Current Location: Minnesota, United States
Qualifications: B.Sc, Ph.D, Computer Science Work Authorization: USA, Canada, EU (via Ireland)
Research interests: vectorization, math optimizations, compilers, computer architecture
please contact for resume, or consult my LinkedIn


2011 - current

Cray Inc.

Engineer IV

• Cray Compiler Optimization Group
• Fortran, C, C++


2007 - 2011

Trinity College Dublin

Ph.D, Computer Science

• Supervisor: David Gregg
• Research funding by: IRCSET and Intel Ireland

2003 - 2007

Lake Superior State University

B.Sc, Computer Science; minor, Mathematics

• Summa Cum Laude (major), Magna Cum Laude (overall)
• Special distinction, top Computer Science graduate 2007


Program Generation for Intel AES New Instructions

Doctoral Thesis, Trinity College Dublin, Ireland

Defended: March 03, 2011

High-performance primitive libraries are used to replace parts of sub-optimal code with optimized implementations. These libraries often come in the form of highly-optimized assembly routines, which raises several issues. Small changes to assembly routines can require significant rewrites. New versions of microarchitectures will often require changes in the assembly to keep code both efficient and functional. Maintaining multiple versions of the same basic piece of assembly code is a costly software engineering problem. One approach to solving this problem is using a program generator.
        AES-NI is an instruction-set extension on Intel processors that implement a full round of AES encryption in a single instruction. Existing libraries use hand-tuned assembly language to overlap the execution of multiple AES instructions to extract maximum performance. In this dissertation, we argue that using a program generator is suitable substitute for writing highly-optimized assembly routines that use AES-NI. We present a program generation system that seamlessly integrates high-level algorithmic choices with scheduling strategies that exploit instruction-level parallelism.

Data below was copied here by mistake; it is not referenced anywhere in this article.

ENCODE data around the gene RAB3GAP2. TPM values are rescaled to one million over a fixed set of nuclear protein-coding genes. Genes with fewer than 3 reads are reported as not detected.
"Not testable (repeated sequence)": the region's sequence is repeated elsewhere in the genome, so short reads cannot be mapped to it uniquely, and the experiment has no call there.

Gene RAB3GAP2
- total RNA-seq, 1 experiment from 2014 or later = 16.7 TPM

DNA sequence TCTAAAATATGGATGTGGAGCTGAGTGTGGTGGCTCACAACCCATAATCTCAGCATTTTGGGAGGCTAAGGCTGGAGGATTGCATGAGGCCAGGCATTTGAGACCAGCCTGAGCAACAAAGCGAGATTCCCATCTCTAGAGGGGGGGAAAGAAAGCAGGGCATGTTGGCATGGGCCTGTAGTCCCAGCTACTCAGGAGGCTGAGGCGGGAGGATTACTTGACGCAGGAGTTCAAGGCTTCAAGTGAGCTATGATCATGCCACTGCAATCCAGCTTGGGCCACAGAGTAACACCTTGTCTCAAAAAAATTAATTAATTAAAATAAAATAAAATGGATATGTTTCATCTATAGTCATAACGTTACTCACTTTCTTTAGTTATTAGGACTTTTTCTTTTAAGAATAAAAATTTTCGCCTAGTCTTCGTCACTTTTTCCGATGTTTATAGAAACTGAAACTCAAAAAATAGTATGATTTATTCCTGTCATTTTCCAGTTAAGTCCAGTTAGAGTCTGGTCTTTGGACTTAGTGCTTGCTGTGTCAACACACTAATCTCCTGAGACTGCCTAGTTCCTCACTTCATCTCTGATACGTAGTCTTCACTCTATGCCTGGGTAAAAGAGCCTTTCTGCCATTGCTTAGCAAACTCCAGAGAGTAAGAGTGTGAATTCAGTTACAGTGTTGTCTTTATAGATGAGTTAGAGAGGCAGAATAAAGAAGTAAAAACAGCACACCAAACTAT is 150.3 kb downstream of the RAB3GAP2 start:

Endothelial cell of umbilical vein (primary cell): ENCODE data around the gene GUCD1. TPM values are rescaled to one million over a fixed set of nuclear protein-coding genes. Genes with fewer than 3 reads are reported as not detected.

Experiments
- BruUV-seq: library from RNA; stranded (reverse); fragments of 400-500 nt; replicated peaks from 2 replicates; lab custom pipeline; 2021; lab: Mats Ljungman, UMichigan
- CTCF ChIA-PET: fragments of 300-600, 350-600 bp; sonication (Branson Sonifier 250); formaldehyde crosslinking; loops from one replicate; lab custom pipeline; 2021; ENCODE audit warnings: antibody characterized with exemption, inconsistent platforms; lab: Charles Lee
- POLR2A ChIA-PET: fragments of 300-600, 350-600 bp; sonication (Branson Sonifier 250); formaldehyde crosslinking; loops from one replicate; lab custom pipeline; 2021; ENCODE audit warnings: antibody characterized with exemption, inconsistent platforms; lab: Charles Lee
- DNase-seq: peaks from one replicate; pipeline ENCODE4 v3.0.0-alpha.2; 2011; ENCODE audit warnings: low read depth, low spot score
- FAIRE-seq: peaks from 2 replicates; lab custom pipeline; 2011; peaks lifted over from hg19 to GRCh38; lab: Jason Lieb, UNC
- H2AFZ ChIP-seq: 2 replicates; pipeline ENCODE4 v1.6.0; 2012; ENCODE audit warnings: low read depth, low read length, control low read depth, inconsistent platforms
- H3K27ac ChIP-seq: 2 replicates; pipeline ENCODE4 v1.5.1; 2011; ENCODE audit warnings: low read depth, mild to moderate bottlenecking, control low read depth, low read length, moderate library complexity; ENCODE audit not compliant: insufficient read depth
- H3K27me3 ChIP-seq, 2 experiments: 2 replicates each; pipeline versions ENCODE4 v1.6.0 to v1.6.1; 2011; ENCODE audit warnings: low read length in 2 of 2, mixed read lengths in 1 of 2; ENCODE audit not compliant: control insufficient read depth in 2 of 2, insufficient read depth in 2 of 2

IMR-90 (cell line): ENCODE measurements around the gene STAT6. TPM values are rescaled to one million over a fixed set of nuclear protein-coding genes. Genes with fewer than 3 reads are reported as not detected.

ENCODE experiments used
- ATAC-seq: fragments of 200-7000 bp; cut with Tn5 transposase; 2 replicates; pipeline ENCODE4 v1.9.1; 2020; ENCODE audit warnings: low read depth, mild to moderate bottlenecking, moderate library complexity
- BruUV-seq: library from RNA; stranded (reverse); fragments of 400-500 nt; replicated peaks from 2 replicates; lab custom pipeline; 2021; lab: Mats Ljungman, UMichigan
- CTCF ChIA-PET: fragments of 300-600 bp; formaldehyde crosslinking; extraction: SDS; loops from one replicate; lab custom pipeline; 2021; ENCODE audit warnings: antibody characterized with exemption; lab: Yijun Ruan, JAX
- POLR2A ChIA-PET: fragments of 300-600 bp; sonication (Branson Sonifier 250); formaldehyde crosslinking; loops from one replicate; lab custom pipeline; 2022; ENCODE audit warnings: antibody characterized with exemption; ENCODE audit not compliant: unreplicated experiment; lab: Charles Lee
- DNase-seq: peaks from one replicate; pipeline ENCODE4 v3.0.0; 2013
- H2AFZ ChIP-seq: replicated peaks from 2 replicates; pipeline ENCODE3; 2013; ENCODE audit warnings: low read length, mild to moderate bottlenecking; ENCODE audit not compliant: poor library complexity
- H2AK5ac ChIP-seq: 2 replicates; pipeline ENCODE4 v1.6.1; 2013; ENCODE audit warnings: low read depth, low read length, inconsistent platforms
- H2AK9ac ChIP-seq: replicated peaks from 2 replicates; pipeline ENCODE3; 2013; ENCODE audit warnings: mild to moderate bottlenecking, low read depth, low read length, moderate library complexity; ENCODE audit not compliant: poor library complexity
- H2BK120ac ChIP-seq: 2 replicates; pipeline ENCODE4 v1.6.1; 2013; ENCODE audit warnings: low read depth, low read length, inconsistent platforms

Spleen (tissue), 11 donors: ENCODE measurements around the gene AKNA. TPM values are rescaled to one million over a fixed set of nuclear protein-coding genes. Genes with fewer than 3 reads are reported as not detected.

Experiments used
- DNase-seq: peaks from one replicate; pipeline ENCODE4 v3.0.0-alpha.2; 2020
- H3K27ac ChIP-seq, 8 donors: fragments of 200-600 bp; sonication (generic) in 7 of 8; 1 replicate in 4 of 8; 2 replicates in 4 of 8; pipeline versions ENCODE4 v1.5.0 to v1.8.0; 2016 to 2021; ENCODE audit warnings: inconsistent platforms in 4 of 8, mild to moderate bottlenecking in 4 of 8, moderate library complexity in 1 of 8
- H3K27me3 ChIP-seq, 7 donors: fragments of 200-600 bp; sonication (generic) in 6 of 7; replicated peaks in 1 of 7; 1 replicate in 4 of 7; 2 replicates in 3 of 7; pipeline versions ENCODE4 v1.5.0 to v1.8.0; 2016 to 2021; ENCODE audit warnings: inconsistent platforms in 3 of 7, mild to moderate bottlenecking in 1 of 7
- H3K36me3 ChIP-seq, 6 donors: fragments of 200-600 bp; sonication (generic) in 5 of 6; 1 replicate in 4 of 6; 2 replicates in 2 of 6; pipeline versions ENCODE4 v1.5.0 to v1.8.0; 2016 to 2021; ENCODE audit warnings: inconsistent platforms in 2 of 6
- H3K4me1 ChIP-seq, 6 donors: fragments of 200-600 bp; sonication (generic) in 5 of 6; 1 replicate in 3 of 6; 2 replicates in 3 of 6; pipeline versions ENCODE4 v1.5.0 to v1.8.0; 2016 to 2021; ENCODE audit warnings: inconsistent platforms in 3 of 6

This program generation system returns AES implementations that achieve near optimal performance. We also show that the generator is dynamic enough to take exploratory approaches when optimizing code. As a result, this dissertation also contributes two novel encryption modifications. For CTR mode, we present a "mixed-mode" operation that combines traditional table lookup optimizations with AES-NI instructions. In cyclic modes, such as CBC, we show how manipulating the xor instructions can shorten the chain of dependent operations. These optimized implementations are found using an adapted simulated annealing algorithm. We show these implementations can achieve similar or superior cycle per byte times compared to the high-performance library versions provided by Intel. The end result is a program generation technique that could potentially be adapted to optimize other algorithms that rely on instruction-set extensions.

• Academic Supervisor: David Gregg
• Examiners: Jeremy Singer and John Waldron
pdf (via TCD Reseach Archive)

A Program Generator for Intel AES-NI Instructions

Raymond Manley and David Gregg

Indocrypt 2010, Hyderabad, India

December 2010

Recent Intel processors provide hardware instructions that implement a full AES round in a single instruction. Existing libraries use hand-tuned assembly language to overlap the execution of multiple AES instructions and extract maximum performance. We present a program generator that creates optimized AES code automatically from a simple, annotated C version of the code. We show how this generator can be used to rapidly create highly optimized versions of several AES modes. The resulting code generated has performance that is equal to, or up to 7% faster than the hand-tuned assembly libraries from Intel.